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  /  Editor's Pick   /  If I’d invested £1,000 in Lloyds Bank shares at the start of 2022, here’s what I’d have now

If I’d invested £1,000 in Lloyds Bank shares at the start of 2022, here’s what I’d have now

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Ignoring fees, stamp duty and dividends, if I had invested £1,000 in Lloyds Banking Group (LSE:LLOY) shares at the beginning of January, I would now have £1,000.

Yes, the Lloyds share price is unchanged this year, and is holding up during a period of rising energy prices and rampant inflation. Recently, it has also outperformed the FTSE 100, but why?

Results and dividends

In July, Lloyds reported a 12% increase in its net income during the first half of 2022.

A 20% increase in its interim dividend was also announced.

Lloyds’ last two dividends have totalled 2.13p. Based on its current share price, this gives a yield of 4.5% — a better return than that earned by leaving cash on deposit with the bank.

UK economy

But Lloyds is particularly exposed to the performance of the UK economy, with nearly all of its revenue being derived from domestic activities.

The Bank of England is forecasting that the UK will enter into recession during the fourth quarter of this year, and an impending economic downturn makes me nervous about the prospects for the Lloyds share price.

Bad loans

One key metric for banks is the level of provision they make for loans that they estimate might not be repaid.

Although Lloyds’ provision for bad loans is less than it was during the pandemic, it was increased by £377m when its half-year results were published two months ago.

Lloyds is the UK’s largest mortgage lender. A downturn in the housing market is likely to lead to a reduction in new business, and a squeeze on disposable incomes will further increase the likelihood of bad loans.

Interest rates

But I like the idea of investing in banking shares. With interest rates rising both in the UK and overseas, the net interest margin earned by banks — the difference between the amount earned from lending money and the amount paid on deposits — will increase.

Other options

So, what about other high-street banks in the FTSE 100?

Barclays has seen no change in its share price during 2022, and its dividend yield of 3.7% is the lowest of any bank in the Footsie.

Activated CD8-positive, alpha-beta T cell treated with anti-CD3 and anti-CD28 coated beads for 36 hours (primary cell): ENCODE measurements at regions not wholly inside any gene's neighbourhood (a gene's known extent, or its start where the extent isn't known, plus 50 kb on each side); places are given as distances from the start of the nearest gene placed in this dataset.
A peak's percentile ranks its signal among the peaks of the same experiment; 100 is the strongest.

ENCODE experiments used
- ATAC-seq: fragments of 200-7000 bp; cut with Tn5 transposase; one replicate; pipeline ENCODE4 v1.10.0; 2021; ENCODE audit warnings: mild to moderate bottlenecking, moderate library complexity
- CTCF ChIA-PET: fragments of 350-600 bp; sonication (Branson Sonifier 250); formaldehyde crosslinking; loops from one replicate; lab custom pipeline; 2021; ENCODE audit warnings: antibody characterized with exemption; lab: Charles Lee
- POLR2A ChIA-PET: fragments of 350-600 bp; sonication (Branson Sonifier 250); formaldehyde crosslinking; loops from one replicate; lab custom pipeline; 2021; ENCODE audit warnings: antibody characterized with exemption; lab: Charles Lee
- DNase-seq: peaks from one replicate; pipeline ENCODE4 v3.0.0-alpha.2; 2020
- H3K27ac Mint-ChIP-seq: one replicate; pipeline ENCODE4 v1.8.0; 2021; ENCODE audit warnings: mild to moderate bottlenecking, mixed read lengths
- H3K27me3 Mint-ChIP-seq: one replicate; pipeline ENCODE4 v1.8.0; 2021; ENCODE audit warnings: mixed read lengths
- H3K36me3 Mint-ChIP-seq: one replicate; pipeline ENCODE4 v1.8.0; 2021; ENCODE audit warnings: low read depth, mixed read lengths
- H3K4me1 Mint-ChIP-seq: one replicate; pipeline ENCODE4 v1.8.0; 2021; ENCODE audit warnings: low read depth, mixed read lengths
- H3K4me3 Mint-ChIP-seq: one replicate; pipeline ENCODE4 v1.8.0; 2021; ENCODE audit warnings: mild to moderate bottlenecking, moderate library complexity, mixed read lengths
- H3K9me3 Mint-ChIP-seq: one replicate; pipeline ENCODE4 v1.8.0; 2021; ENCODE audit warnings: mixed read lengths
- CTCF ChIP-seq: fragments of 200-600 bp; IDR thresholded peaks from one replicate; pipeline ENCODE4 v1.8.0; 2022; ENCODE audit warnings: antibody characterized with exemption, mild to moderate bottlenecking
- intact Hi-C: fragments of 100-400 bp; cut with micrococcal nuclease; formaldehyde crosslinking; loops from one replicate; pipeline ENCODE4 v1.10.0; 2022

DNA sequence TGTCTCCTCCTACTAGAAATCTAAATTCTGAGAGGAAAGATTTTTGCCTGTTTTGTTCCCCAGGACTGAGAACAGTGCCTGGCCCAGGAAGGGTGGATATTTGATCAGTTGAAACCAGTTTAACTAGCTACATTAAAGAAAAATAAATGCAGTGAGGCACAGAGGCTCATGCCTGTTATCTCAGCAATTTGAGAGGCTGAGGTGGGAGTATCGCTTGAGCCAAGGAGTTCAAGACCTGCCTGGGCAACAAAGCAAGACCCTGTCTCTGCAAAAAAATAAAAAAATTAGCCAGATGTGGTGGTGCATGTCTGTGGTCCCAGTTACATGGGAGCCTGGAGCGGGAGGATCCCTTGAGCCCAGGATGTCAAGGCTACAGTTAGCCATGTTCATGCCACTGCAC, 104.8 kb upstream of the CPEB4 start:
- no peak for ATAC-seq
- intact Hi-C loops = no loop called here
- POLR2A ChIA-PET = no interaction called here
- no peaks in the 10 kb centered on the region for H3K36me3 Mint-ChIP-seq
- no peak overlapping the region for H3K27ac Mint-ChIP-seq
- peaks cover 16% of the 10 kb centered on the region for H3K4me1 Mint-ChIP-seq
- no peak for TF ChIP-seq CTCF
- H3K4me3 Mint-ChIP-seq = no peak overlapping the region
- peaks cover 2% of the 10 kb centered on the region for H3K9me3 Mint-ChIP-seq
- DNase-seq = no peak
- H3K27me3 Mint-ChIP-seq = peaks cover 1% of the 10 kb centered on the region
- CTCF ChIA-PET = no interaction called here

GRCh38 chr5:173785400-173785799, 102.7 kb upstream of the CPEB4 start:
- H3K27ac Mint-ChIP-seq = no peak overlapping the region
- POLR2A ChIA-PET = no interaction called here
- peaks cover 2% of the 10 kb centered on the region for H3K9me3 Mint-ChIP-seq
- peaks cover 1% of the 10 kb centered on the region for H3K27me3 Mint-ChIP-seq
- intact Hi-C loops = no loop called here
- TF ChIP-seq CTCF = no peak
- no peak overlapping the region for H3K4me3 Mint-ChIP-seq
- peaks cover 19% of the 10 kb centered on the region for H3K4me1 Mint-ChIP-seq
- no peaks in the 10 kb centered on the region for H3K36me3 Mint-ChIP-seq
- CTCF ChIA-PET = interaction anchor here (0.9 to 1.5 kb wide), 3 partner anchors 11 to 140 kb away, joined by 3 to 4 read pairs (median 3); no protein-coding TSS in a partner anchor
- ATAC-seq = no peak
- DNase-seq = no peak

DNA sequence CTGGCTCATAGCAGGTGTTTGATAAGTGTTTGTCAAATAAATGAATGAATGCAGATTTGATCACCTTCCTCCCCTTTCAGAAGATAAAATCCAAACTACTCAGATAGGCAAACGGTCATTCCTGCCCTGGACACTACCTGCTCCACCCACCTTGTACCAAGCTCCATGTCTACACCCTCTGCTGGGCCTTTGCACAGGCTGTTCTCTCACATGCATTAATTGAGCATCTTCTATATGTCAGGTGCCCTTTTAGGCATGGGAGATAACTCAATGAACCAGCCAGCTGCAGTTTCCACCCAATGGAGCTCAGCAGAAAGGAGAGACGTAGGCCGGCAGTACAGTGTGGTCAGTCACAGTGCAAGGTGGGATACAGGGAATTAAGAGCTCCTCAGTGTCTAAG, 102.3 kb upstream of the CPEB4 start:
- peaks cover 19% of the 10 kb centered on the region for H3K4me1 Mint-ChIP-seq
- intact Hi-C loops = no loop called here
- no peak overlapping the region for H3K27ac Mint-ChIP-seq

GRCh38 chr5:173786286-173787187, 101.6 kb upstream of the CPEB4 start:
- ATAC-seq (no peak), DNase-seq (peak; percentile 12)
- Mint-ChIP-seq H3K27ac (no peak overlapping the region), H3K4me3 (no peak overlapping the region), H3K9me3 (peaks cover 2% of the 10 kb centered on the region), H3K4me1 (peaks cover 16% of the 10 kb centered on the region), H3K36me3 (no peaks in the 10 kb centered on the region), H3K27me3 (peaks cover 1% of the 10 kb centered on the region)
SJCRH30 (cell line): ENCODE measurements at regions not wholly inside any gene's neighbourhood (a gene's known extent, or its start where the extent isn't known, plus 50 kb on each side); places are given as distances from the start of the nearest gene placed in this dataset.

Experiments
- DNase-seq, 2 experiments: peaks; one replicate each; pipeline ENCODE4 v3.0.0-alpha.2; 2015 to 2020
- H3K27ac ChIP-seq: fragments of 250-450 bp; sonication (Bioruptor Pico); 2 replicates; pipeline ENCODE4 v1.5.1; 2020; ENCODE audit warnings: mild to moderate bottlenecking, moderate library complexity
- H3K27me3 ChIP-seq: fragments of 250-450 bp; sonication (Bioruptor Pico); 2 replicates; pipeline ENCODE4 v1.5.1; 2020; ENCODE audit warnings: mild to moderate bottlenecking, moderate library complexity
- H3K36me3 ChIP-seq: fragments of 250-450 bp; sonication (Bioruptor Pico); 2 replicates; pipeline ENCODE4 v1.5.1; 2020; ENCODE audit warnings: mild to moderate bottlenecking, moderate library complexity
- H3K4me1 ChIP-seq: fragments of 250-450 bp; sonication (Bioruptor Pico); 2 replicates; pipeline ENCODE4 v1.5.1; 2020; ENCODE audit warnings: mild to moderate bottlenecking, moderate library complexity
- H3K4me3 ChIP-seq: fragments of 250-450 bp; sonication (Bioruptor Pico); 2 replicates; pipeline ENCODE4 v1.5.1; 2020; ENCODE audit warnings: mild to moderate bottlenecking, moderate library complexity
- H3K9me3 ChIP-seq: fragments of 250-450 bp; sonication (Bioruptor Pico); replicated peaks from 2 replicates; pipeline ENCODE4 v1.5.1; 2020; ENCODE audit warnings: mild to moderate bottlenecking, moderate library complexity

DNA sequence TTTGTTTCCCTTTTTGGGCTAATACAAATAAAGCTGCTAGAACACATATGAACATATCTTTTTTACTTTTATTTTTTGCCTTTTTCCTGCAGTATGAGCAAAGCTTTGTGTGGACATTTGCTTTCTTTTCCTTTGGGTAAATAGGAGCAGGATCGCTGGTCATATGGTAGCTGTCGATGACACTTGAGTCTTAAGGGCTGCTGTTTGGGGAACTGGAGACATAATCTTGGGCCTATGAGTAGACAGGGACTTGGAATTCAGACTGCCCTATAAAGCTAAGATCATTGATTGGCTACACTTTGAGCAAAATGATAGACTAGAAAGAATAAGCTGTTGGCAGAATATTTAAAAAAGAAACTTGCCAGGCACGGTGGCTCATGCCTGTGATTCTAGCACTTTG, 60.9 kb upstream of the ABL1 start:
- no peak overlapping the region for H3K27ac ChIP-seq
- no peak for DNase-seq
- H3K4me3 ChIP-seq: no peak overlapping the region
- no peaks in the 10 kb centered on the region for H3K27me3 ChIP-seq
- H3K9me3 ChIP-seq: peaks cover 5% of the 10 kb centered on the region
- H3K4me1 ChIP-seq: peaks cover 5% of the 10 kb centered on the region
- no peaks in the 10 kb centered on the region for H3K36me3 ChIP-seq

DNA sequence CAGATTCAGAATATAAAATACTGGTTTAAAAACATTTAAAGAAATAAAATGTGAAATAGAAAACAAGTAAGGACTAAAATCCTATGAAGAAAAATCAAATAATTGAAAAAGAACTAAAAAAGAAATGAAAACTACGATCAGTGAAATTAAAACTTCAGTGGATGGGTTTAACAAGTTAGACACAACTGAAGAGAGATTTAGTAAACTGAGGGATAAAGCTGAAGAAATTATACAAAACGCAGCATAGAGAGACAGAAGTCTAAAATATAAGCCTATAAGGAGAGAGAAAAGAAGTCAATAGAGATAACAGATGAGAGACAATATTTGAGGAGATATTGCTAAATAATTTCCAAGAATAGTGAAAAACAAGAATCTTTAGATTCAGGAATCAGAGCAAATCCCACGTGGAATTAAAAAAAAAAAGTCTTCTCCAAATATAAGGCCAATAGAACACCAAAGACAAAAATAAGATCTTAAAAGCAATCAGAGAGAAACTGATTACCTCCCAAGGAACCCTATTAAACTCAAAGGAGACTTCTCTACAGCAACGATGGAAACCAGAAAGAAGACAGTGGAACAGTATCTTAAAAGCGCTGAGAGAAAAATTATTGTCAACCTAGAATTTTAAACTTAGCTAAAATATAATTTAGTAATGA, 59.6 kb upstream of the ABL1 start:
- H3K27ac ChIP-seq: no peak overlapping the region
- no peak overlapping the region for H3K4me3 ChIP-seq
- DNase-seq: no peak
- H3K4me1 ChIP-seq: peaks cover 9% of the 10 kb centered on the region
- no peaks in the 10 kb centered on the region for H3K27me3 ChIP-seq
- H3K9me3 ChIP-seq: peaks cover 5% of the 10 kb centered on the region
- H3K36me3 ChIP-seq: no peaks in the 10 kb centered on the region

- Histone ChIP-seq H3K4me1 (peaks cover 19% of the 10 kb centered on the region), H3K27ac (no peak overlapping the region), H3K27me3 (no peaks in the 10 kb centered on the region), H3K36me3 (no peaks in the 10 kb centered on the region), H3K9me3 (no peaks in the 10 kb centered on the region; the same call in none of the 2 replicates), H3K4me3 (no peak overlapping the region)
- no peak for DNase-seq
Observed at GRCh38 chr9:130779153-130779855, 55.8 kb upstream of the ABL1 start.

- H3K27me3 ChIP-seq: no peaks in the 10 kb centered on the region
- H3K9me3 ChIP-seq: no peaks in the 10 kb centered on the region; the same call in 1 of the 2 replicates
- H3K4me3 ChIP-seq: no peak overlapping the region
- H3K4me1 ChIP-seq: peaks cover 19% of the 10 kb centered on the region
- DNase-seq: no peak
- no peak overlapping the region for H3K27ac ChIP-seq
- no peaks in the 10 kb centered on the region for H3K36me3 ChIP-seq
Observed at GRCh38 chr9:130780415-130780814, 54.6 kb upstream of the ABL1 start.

In contrast, the share price of NatWest has risen by approximately 12% this year. Encouragingly, research by Numis has found that NatWest is likely to benefit the most from rising interest rates. 

Yet, over 90% of NatWest’s outstanding loans are to UK customers.

HSBC is the largest bank in the FTSE 100 and its shares have risen by 19% this year.

Nearly 80% of HSBC’s income is derived from outside the UK, which removes some of my fears about being exposed to a faltering UK economy.

However, HSBC is heavily invested in China’s property market, with a third of its lending to the sector either substandard or impaired. Morgan Stanley has warned that a further downturn in China could impact on the wider economy in Asia, from where HSBC generates nearly two-thirds of its profit.

What should I do?

As the global economy shows signs of weakening, it looks as though the four largest banks in the FTSE 100 are going to face a difficult period ahead.

I am therefore going to wait before investing further in Lloyds, or any of the other FTSE 100 banking stocks.

The post If I’d invested £1,000 in Lloyds Bank shares at the start of 2022, here’s what I’d have now appeared first on The Motley Fool UK.

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James Beard has positions in Lloyds Banking Group. The Motley Fool UK has recommended HSBC Holdings and Lloyds Banking Group. Views expressed on the companies mentioned in this article are those of the writer and therefore may differ from the official recommendations we make in our subscription services such as Share Advisor, Hidden Winners and Pro. Here at The Motley Fool we believe that considering a diverse range of insights makes us better investors.